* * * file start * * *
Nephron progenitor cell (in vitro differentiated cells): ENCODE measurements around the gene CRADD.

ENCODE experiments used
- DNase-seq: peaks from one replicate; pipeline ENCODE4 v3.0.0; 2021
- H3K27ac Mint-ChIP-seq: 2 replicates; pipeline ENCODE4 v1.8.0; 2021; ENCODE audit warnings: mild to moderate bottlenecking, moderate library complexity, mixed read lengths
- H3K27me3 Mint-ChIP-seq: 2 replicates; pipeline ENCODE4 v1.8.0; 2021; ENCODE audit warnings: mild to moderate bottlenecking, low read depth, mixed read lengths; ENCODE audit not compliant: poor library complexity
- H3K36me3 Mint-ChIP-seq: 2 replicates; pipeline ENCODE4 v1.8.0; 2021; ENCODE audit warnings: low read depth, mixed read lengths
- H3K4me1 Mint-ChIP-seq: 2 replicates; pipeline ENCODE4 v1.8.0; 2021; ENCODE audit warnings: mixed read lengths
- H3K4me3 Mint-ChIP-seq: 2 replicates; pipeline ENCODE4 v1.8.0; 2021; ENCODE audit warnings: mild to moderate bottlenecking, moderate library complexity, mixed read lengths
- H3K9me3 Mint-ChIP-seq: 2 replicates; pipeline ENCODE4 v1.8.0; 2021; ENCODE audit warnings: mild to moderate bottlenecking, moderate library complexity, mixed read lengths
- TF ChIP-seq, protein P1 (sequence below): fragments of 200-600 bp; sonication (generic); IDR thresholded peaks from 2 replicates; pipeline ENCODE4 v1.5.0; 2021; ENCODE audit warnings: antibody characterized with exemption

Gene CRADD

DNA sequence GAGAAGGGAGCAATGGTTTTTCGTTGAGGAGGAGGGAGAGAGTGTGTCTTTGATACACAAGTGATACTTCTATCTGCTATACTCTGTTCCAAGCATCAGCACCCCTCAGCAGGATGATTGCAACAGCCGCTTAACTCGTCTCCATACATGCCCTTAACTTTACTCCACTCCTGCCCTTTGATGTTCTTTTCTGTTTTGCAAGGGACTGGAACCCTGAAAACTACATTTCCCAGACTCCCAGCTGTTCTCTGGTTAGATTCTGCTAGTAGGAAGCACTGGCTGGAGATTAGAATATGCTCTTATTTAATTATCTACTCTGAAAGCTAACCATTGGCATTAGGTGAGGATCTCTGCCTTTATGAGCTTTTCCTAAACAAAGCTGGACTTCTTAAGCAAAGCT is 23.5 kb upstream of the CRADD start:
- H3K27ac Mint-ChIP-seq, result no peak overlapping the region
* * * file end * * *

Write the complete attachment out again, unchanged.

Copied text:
Nephron progenitor cell (in vitro differentiated cells): ENCODE measurements around the gene CRADD.

ENCODE experiments used
- DNase-seq: peaks from one replicate; pipeline ENCODE4 v3.0.0; 2021
- H3K27ac Mint-ChIP-seq: 2 replicates; pipeline ENCODE4 v1.8.0; 2021; ENCODE audit warnings: mild to moderate bottlenecking, moderate library complexity, mixed read lengths
- H3K27me3 Mint-ChIP-seq: 2 replicates; pipeline ENCODE4 v1.8.0; 2021; ENCODE audit warnings: mild to moderate bottlenecking, low read depth, mixed read lengths; ENCODE audit not compliant: poor library complexity
- H3K36me3 Mint-ChIP-seq: 2 replicates; pipeline ENCODE4 v1.8.0; 2021; ENCODE audit warnings: low read depth, mixed read lengths
- H3K4me1 Mint-ChIP-seq: 2 replicates; pipeline ENCODE4 v1.8.0; 2021; ENCODE audit warnings: mixed read lengths
- H3K4me3 Mint-ChIP-seq: 2 replicates; pipeline ENCODE4 v1.8.0; 2021; ENCODE audit warnings: mild to moderate bottlenecking, moderate library complexity, mixed read lengths
- H3K9me3 Mint-ChIP-seq: 2 replicates; pipeline ENCODE4 v1.8.0; 2021; ENCODE audit warnings: mild to moderate bottlenecking, moderate library complexity, mixed read lengths
- TF ChIP-seq, protein P1 (sequence below): fragments of 200-600 bp; sonication (generic); IDR thresholded peaks from 2 replicates; pipeline ENCODE4 v1.5.0; 2021; ENCODE audit warnings: antibody characterized with exemption

Gene CRADD

DNA sequence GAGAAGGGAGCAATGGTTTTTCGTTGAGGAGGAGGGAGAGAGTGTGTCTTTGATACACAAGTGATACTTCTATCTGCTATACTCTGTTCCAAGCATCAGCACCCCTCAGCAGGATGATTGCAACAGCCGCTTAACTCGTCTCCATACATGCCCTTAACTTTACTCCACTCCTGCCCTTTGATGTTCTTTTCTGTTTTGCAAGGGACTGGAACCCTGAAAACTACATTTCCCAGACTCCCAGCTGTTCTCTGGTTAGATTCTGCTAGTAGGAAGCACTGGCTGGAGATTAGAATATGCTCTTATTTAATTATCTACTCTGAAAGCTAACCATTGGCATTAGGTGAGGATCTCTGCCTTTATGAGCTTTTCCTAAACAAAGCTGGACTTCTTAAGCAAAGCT is 23.5 kb upstream of the CRADD start:
- H3K27ac Mint-ChIP-seq, result no peak overlapping the region